Now to render the process economical of operation and at the same time effective in Lesa-cor spite of such contingencies as mentioned above, the raw gas must first be thoroughly stripped to reduce the number of particles of both classes to. a minimum, and thereby preclude their unnecessarily appropriating a large portion of the vapor to themselves in the condensing stages.

From prolonged experiments and observations, l have found that Water sprays orjets, Whether stationary or of a rotary design, are entirely inadequate for stripping the originally dust-laden gases to the degree required by the economics of this improved process.

In accordance with my invention, I do not permit, the suspended particles to become Weighted down or precipitated in a moving body of gas, with the condensed liquid,

but interrupt their growth at stages by nioznentarily stopping the cooling and condensation o1?- vapor,'and remove the droplets from the gas stream. step ensures that no undue quantity of vapor will condense on the dust or fume-centered droplets which have grown to the requisite size for easy removal, and further, insures that the next smaller particles in the graded series, will, in turn, become the active centers for condensation and growth. in the next stage of operation,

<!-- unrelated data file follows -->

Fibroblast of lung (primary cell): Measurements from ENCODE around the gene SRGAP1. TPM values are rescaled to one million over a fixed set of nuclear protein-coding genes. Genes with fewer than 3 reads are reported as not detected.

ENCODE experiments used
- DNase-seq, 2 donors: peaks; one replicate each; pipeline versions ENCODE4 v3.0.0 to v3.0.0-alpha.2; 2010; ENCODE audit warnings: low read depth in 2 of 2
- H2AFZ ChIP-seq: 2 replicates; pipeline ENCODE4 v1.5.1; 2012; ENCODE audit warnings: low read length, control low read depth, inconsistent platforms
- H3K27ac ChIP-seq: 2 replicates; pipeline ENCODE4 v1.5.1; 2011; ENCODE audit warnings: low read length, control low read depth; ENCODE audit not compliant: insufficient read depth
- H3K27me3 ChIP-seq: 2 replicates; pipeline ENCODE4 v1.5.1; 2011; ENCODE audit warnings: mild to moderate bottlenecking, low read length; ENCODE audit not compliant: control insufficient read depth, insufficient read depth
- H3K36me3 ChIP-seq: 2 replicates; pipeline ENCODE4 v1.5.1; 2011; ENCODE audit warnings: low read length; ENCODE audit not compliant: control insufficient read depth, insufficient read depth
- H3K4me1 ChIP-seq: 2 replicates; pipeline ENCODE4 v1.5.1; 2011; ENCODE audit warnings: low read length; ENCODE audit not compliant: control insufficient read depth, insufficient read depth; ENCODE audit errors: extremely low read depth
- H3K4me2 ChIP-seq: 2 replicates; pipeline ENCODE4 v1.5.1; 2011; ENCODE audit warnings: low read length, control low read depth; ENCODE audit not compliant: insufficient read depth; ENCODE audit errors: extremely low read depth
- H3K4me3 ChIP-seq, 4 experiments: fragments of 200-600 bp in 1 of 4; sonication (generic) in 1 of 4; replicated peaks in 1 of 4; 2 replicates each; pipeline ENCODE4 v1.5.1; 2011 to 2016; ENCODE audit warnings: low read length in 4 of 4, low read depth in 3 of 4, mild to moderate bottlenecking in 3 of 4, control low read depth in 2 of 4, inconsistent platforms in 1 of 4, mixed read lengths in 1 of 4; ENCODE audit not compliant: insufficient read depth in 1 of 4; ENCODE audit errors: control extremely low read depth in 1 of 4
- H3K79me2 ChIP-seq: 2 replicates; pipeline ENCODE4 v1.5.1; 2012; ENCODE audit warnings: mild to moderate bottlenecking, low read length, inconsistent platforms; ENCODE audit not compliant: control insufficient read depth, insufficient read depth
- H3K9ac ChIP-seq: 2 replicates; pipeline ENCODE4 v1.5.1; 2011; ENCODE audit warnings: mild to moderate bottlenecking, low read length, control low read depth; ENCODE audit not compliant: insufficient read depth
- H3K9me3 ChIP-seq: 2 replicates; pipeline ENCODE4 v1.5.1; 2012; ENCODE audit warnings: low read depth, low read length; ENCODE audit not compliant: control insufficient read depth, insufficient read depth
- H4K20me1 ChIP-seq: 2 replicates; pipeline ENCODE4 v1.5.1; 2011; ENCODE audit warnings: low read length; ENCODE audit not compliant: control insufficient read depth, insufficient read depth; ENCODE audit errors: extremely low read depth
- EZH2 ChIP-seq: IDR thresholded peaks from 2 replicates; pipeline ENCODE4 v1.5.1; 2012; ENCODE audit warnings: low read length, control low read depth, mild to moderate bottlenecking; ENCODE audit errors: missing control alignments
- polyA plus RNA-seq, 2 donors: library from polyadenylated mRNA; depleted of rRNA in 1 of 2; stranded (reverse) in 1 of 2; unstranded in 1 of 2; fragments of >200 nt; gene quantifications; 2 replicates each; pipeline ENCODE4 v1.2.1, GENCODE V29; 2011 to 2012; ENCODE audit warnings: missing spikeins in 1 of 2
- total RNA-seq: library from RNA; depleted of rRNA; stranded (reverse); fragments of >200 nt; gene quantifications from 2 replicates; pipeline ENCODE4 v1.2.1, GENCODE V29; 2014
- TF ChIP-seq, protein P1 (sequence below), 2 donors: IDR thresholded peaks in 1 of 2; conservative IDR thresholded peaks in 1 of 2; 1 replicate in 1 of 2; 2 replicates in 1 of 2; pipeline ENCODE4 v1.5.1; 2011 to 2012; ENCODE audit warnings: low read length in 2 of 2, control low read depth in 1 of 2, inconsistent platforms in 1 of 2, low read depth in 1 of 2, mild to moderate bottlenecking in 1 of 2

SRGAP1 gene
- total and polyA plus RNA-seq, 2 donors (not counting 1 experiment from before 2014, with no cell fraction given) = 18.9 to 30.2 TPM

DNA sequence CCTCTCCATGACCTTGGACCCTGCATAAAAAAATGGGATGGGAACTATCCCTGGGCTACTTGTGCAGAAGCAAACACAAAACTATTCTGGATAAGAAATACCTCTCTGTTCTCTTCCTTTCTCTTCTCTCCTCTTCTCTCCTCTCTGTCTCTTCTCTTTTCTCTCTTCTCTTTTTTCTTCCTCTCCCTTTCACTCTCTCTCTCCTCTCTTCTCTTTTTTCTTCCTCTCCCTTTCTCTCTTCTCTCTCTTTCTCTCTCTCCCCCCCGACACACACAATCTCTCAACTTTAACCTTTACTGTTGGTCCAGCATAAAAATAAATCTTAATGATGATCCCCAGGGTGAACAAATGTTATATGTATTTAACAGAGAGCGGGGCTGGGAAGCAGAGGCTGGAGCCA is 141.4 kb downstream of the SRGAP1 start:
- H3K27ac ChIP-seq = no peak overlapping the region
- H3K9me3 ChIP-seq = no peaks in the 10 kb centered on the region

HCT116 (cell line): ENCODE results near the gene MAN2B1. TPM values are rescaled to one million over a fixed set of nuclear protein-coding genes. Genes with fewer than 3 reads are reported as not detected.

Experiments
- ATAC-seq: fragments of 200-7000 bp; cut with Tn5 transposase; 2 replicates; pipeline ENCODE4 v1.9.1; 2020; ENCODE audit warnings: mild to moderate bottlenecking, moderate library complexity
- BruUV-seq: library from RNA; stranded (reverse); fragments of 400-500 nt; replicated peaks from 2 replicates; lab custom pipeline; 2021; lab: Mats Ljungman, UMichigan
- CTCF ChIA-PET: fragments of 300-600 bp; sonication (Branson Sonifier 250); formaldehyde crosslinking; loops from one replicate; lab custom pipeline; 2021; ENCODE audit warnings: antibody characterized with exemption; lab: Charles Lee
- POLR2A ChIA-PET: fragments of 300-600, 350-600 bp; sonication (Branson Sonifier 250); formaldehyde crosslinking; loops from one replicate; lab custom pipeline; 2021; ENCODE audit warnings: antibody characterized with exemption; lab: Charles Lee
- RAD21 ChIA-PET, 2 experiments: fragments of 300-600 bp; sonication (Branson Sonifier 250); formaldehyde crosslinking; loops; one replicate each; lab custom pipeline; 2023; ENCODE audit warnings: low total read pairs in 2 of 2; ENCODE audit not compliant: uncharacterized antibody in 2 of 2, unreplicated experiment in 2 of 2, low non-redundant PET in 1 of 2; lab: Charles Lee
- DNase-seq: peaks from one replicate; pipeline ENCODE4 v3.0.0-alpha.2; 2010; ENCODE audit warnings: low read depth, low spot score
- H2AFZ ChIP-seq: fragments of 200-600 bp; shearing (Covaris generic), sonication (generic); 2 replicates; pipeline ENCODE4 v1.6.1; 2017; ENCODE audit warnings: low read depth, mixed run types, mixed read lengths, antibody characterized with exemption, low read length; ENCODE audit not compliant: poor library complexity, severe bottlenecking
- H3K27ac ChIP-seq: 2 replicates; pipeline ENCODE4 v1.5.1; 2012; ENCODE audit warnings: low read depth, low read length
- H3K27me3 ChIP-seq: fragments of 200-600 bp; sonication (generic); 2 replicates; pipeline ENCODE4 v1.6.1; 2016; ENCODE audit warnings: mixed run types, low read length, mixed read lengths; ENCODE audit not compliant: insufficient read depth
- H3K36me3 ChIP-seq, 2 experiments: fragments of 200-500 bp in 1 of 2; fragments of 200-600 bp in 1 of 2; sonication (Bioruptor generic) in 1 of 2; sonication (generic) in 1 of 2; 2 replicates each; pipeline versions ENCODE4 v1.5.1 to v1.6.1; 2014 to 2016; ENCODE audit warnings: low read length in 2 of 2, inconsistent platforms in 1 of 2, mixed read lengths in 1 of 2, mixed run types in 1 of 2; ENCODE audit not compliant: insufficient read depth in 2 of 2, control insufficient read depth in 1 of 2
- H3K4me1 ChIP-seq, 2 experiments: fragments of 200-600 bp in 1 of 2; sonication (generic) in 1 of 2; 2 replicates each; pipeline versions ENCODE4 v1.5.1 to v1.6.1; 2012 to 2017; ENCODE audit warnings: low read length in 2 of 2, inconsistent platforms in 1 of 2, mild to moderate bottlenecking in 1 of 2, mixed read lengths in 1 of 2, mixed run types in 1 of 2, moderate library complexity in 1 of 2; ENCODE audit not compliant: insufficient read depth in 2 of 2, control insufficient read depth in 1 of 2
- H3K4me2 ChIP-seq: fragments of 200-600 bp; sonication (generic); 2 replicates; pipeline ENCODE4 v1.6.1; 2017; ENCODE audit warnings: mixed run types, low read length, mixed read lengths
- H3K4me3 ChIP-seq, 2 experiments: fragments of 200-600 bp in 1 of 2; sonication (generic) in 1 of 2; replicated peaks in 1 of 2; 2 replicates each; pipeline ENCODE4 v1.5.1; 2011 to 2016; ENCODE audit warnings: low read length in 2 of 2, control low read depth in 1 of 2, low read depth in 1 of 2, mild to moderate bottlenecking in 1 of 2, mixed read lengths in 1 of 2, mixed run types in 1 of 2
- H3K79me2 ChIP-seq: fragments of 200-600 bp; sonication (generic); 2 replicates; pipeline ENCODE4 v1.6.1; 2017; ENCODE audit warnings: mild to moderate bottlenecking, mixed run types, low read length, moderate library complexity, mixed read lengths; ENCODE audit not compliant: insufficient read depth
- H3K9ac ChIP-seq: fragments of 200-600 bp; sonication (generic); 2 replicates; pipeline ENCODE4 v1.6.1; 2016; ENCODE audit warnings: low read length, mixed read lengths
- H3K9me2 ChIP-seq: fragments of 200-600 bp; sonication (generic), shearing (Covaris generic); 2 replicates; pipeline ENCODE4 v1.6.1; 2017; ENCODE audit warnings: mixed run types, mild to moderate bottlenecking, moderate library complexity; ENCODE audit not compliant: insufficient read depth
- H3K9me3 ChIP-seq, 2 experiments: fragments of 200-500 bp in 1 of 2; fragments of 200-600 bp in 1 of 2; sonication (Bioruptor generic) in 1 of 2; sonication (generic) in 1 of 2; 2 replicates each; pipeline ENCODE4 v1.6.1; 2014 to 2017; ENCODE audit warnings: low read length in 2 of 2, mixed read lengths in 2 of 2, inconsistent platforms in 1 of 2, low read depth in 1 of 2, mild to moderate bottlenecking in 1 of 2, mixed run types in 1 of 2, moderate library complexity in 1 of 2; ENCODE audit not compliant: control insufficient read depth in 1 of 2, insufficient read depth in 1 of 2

To remove the droplets from the moving body of gas, l-einploy as a means, what may be termed liquid-filtration. lhis term as hereinafter used, refers to the passing" of a gas through a series of small orifices or interstices, whereby coalescence of the droplets occurs,-then upward, into, and through body of liquid, where coalescence again takes place by impact with the body of the liquid, resulting in the desirable filtration action.

As herein disclosed, the process is preferably divided into three distinct stages and special apparatus is indicated in the drawing "for the first two stages but not for the latter. i wish to point out however that, whereas for most economical operation, three stages are desirable, nevertheless the final stage is not required, as it is solely an economic stepand useful in so far as complete cooling of the gas is desirable or beneficial. As represented in the process, it has ahsolutely nothing to do with the cleaning of the gas. I